The Western University campus really is a small, self-contained city.

It is a shining example of where different cultures, perspectives and approaches are shared, discussed and embraced.

There is so much happening on Western’s campus that you can spend almost all of your time and focus here. This makes it easy to overlook the opportunity to explore, embrace and contribute to the wider community in London.

On this topic, I can speak with some level of perspective. I came to London in the late 1990s to attend Western University. At the time, London really was not much more than part of the address of the institution that I was going to spend the next few years attending.

Over that time I embraced Western and took full advantage of its extracurricular opportunities. In my first year, I got involved with my Alumni House residents’ council.  In my second year, I was elected as the Social Science Students' Council president as well as a student senator.

During the following two years, I joined a number of clubs, was an Orientation soph, served as a University Students' Council (USC) Commissioner and was elected as a vice-president of the USC. (Not to mention that while at Western, I met my wife and we now have three children together.)

While doing all of this, I generally ignored the city that I have come to know and love. In retrospect, this was a huge missed opportunity and one that I hope you can avoid.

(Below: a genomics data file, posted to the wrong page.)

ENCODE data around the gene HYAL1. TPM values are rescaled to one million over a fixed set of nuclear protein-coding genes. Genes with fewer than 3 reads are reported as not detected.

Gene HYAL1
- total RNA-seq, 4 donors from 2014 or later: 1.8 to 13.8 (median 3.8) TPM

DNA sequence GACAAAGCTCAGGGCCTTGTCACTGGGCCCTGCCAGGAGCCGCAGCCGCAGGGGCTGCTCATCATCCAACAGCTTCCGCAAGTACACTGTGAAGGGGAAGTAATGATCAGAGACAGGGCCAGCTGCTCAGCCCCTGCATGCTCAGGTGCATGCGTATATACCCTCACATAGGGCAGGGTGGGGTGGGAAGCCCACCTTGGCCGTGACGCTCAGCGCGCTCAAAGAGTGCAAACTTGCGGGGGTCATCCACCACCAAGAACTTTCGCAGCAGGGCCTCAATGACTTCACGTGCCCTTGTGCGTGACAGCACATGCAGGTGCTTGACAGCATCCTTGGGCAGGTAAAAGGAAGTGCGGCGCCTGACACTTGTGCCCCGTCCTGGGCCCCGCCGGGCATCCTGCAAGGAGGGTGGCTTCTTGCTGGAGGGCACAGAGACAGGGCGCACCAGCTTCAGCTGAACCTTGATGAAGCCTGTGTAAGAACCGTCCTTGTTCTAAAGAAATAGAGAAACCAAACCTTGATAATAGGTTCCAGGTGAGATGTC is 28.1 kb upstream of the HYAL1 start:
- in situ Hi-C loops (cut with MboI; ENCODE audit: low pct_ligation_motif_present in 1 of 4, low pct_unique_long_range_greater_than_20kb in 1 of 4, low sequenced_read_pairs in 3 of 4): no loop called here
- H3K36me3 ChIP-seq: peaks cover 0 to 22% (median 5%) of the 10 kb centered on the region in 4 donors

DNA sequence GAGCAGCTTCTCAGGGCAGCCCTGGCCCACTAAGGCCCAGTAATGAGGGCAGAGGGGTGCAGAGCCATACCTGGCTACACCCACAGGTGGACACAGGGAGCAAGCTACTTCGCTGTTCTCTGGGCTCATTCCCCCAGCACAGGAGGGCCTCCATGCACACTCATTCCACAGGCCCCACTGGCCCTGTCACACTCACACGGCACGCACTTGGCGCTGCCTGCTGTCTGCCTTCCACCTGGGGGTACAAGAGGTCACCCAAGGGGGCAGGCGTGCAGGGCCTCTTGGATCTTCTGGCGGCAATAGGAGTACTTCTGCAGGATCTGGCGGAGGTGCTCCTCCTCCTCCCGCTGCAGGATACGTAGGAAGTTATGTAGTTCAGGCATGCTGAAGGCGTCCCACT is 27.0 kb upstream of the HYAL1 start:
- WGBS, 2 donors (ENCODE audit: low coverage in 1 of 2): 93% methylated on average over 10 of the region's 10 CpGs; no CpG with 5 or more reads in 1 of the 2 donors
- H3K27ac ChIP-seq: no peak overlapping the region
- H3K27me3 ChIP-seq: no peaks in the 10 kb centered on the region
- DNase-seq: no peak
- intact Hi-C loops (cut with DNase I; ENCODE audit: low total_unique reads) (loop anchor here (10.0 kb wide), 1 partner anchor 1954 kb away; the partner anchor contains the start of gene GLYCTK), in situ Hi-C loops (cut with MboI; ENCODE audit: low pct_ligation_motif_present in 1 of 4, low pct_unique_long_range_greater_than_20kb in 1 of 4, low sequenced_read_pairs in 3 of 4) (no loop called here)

The fact is the City of London should matter to you. The decisions city council makes impacts each and every student on this campus on a daily basis. Garbage collection, roads/sidewalks/bike paths, the quality of your tap water, near-campus neighbourhood rules, transit and the proposed rapid transit plan, bylaws and regulations that range from parking rules to speed limits: these decisions and rules impact you and you can influence them or leave it up to others to do that in your absence.

Not only can you participate and shape our city, it is to your advantage. The networks, contacts and knowledge you can gain may aid you in either an academic or a professional career.

In a mid-sized city like London, there are many ways to be involved: business associations, service clubs, not-for-profits or one of our city advisory committees, focus groups or engagement opportunities are all available.  

Finally — our city needs you.

We need you to be a part of our city. We need your talent, your ideas, your hope and optimism for the future. We need the incredible diversity of culture and perspective that exists on Western’s campus to be added to that of the wider community.

We need your innovative spirit and your compassion to help us tackle some of our most significant challenges. We need dreamers, thinkers and those willing to take action on issues like poverty, diversity, city building, economic growth and job creation.

The choice to shape the larger London community is yours. I hope you embrace the opportunity.

— Josh Morgan is a London city councillor for Ward 7